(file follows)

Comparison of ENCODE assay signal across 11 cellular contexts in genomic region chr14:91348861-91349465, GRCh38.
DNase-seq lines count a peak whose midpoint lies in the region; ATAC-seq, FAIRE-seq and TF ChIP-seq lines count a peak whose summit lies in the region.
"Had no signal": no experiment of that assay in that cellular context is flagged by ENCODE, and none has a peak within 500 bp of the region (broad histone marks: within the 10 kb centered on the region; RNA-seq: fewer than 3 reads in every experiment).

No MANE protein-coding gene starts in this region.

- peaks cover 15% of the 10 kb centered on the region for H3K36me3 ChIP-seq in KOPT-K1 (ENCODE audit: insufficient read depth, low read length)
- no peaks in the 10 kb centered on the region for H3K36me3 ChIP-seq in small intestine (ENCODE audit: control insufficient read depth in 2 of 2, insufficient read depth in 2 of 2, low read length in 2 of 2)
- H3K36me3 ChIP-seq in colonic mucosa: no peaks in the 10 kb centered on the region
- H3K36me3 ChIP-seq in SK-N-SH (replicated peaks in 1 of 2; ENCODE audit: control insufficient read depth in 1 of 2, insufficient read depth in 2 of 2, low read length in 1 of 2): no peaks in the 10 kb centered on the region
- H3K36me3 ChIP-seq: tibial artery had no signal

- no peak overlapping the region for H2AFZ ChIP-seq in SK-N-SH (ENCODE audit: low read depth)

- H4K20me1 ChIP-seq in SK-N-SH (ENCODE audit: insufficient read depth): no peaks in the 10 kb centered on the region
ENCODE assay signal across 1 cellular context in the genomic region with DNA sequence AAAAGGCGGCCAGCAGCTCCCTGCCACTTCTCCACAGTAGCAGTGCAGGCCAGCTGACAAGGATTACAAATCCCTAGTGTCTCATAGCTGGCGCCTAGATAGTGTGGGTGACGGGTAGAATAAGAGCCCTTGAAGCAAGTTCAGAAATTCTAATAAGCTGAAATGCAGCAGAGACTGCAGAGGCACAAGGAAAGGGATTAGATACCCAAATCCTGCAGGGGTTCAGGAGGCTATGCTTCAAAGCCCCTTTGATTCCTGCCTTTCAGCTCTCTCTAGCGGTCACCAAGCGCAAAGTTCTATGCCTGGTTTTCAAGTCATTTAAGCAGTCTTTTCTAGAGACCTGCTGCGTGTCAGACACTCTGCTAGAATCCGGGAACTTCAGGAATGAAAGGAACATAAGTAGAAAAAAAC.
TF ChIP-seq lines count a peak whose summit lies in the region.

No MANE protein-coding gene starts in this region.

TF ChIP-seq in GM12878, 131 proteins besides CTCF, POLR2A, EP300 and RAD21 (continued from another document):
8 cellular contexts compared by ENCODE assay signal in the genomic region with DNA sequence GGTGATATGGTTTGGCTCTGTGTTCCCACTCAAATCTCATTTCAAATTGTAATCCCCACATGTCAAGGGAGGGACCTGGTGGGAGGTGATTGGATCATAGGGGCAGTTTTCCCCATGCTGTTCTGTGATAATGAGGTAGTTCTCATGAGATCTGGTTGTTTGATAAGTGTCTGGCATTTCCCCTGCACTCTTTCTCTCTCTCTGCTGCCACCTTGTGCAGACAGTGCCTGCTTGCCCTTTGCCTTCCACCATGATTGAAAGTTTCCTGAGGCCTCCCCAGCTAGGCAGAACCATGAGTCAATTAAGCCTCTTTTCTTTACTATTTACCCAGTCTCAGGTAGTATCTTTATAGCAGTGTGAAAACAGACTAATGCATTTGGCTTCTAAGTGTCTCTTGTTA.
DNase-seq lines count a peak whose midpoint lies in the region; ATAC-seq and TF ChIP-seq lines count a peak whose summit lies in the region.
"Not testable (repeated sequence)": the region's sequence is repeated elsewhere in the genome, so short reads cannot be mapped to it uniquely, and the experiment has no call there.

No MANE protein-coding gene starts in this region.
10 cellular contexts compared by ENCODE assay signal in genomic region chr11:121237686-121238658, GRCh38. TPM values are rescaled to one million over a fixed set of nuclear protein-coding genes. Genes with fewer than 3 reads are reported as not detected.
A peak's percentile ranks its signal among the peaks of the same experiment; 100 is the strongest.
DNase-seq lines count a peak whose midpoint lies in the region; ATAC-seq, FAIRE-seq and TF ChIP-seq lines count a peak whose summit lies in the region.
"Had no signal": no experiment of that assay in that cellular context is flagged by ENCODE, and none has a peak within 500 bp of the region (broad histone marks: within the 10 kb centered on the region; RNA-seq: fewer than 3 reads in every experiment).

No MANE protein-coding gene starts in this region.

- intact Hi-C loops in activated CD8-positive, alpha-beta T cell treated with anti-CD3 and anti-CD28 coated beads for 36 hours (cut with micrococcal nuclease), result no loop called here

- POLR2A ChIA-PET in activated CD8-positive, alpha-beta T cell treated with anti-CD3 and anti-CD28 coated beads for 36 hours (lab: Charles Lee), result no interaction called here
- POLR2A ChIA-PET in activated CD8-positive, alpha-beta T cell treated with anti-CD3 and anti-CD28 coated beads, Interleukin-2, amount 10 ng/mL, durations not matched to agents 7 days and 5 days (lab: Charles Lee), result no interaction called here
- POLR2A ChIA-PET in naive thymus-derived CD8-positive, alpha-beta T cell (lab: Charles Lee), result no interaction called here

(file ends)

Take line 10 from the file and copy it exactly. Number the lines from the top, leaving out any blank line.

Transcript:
- no peak overlapping the region for H2AFZ ChIP-seq in SK-N-SH (ENCODE audit: low read depth)